Press ads can still deliver the goods
- Written by
- Andrew Papworth
- October 07, 2015
A couple of decades or so ago fundraising media decisions were pretty straightforward. You used press advertising for off-the-page fundraising and for building a mailing list for following them up. You probably also used cold mailings for similar purposes and, if you were daring and had fairly big coffers, you might experiment with television too.
But it was difficult to get people to respond to TV in those days. Few people had mobile phones so the viewer would usually have to make a note of a telephone number and ring from a landline in another room later in order not to miss part of the programme being watched. Alternatively they would have to send a cheque (remember them?) to an address given at the end of the commercial and hastily scribbled down.
Having built the database of donors, then the primary option was warm mailings. Few people had computers at home and telephone marketing was relatively little used.
How very different things are today
The growth of ownership of mobile phones and their ever-increasing sophistication have transformed the opportunities. Today it’s even feasible to use posters and tube and bus cards for fundraising. If the message is potent enough you can persuade tube passengers to give there and then from the platform or while strap hanging – if there’s a signal.
Television viewers no longer have to get up to respond by phone but can give by text or online from the sofa whilst keeping half an eye and half an ear on the programme or, with a smart TV, they can even pause the programme while they make a gift if they want to give the programme their full attention.
At the same time the exponential growth of agencies offering telephone call centres, face-to-face fundraising on the street or the doorstep has provided further new opportunities. Then there are new doors opened up by all the social media and the possibilities offered by e-mail, etc.
Modern fundraisers have a much more difficult task to allocate resources than their predecessors and a more complicated task in making inter-media effectiveness comparisons. In addition, for many there is an inbuilt bias towards the new and in favour of exciting technologies. In this multi-piece jigsaw of decision-making it sometimes seems that the use of the press has been sidelined and disregarded as yesterday’s medium.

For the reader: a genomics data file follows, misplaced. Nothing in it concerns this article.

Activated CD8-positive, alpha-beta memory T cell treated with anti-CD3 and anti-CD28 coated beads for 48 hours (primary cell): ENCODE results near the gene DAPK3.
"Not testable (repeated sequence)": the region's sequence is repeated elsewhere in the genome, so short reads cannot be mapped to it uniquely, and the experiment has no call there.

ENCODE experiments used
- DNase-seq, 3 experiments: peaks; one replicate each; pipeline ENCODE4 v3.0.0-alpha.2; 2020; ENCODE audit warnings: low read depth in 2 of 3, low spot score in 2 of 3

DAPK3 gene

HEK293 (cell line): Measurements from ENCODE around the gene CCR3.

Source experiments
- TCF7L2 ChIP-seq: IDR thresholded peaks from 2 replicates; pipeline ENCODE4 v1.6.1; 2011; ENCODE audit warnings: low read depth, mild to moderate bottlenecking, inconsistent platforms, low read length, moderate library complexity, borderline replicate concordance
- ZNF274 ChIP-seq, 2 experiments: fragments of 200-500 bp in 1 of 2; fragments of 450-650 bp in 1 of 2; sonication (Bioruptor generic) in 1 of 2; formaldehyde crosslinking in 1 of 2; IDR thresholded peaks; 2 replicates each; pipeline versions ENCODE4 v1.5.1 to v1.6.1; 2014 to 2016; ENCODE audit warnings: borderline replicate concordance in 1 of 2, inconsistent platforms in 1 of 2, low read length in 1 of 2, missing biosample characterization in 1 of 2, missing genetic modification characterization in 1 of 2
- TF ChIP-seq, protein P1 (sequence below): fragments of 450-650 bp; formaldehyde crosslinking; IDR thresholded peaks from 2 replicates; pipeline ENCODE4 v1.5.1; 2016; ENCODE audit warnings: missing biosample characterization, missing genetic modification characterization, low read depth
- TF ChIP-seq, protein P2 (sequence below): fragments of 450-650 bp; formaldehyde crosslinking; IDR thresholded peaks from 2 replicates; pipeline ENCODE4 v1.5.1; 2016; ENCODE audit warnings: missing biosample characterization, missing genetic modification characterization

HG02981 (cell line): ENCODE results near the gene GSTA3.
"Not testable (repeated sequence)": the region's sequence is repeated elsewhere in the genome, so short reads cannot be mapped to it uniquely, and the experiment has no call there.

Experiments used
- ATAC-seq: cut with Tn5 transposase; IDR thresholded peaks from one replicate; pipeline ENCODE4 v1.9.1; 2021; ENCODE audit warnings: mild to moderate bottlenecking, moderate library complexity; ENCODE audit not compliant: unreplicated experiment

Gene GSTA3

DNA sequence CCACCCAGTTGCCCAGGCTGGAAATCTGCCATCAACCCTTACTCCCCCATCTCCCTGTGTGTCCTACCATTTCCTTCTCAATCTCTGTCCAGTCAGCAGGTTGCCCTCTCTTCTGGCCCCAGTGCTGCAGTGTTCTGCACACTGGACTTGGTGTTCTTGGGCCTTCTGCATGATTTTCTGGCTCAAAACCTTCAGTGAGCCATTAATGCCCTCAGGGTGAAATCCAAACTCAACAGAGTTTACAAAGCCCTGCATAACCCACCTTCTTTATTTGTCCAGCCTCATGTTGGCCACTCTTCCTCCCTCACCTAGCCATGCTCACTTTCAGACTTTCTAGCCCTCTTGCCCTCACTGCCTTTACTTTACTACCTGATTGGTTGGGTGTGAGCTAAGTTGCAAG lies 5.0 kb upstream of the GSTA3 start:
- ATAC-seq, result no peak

There is a deep conservatism about the ways press media are used for off-the-page fundraising as if it’s not worth giving any fresh thinking to the issue.
Whilst it’s true that newspaper and magazine print circulations are generally in decline, almost by definition the people who stick with print for their news and entertainment are those who are most at home with the medium and, possibly, less comfortable with more technologically advanced methods of communication. Indeed, properly used the press can still be extremely potent.
Marshall McLuhan, the communications philosopher, is somewhat out of fashion these days but his categorisation of media as ‘hot or cool’ according to the degree of participation involved was a useful, if sometimes confusing, insight.
The current ad shown here from the campaign by Newsworks – a consortium of national newspapers promoting the uniqueness and power of the medium – shows a woman so engrossed in reading her paper that she is oblivious of King Kong peering through the window. If in a somewhat exaggerated way, it makes the point that an advertiser with enough skill and determination can create a very special and deep relationship with the reader.
Bearing in mind the certainty of a future fundraising environment in the UK, and maybe elsewhere, which will involve much more strictly regulated and restrictive constraints on direct marketing, fundraisers are going to have to put much more effort into revitalizing their off-the-page fundraising.
This must include finding ways of making off-the-page fundraising ads in newspapers and magazines work harder and in different ways. Maybe one route would be to recognise that the readers of the Telegraph, The Times and the Sun tend to have different interests, prejudices and attitudes from those of, say, the Guardian, Independent and Mirror and that perhaps ads should be more tailored to the readerships rather than using the current one-size-fits-all approach.